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GM Sprints to Launch Cadillac Lyriq Production Nine Months Early

Image courtesy of General Motors Co. SpringHillLYRIQ055.jpg
The first production Cadillac Lyriq EV rolls off the assembly line in Spring Hill, Tenn.
Recognizing that there is immediate demand for the luxury crossover, GM went all out to deliver it.

After spending $2 billion to upgrade its Spring Hill Assembly plant (originally the dedicated factory for the company’s Saturn small car brand), General Motors has launched production there of the 2023 Cadillac Lyriq battery-electric luxury crossover SUV an astounding nine months ahead of the original schedule. The plant also builds Cadillac XT5 and XT6 and the GMC Acadia.

“We retooled Spring Hill Assembly with the best, most advanced technology in the world and the team worked tirelessly to complete the preparations nine months ahead of the original schedule,” GM President Mark Reuss, who was on hand to mark the occasion.

“We pulled the Lyriq launch ahead by nine months, which is no small task,” he said. “This was hard. But we did it. We know the demand is there. We know people are going to love it. Everyone involved did their jobs and did them flawlessly so that we could be here today to celebrate their monumental achievement.”

Reuss has cause to think the demand is there for a premium-priced EV because reservations for the 2023 Cadillac Lyriq Debut Edition sold out in just over 10 minutes late last summer. Not only that, but the Lyriq’s styling has been popular in customer clinics.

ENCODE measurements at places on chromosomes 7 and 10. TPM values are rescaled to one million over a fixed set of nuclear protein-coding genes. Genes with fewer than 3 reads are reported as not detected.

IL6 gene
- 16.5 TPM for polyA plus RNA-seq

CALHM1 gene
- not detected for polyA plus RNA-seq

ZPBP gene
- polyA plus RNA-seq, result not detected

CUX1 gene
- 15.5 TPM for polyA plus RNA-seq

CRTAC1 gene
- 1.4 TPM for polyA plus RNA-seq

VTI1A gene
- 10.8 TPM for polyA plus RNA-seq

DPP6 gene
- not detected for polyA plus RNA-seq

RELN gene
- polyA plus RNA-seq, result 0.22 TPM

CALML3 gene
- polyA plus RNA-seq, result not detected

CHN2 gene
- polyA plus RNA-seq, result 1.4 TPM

“Lyriq tested higher for design than any vehicle we’ve ever tested in General Motors’ history.
 Reuss revealed. “I drove one of the very first pre-production units a couple weeks ago. People on the freeways around the Detroit area actually went up and around the vehicle just to see what it was.” Reuss, a noted sports car enthusiast, is used to such behavior when he’s driving GM’s low-slung sports car, but he was amazed to get such a response in a crossover SUV. “Thumbs-up; great for Corvettes, unbelievable for Lyriqs, right?” he marveled.

“Today marks a new era for Cadillac as we flip the switch on the transition to a fully electric lineup for the flagship brand of General Motors,” Reuss said. “This vehicle is another step on the path to EV leadership for us.”

As GM rolls out expensive, heavy premium models like the Lyriq and the Hummer EV, the value of these vehicles lies in their pioneering use of the company’s modular Ultium batteries and electric motors, which will be employed in GM’s forthcoming mainstream models. The Ultium Platform encompasses a common electric vehicle architecture and propulsion components like battery cells, modules, packs, Ultium Drive units, EV motors and integrated power electronics.

Image courtesy of General Motors Co.SpringHillLYRIQ100.jpg

Spring Hill, Tennessee workers assemble a Cadillac Lyriq EV.



GM says it will realize a strategic value chain shift across its network of vehicle assembly plants as the company commonizes and streamlines machinery, tooling and assembly processes. The company adds that this flexibility enables lower capital investments and greater efficiencies as additional assembly plant transformations occur.

GM’s Spring Hill manufacturing complex, which includes a vehicle assembly plant, metal stamping plant, and an engine plant, is GM’s largest facility in North America. It opened in 1990 to built cars for GM’s Saturn brand and has since assembled more than 4.5 million vehicles.

The 2,100-acre campus includes 700 acres that are dedicated to farming and 100 acres more that are dedicated to a wildlife habitat, wetlands and native grasses. Spring Hill’s wildlife area has received Gold recognition and certification from the Wildlife Habitat Council.

TAGS: Automotive
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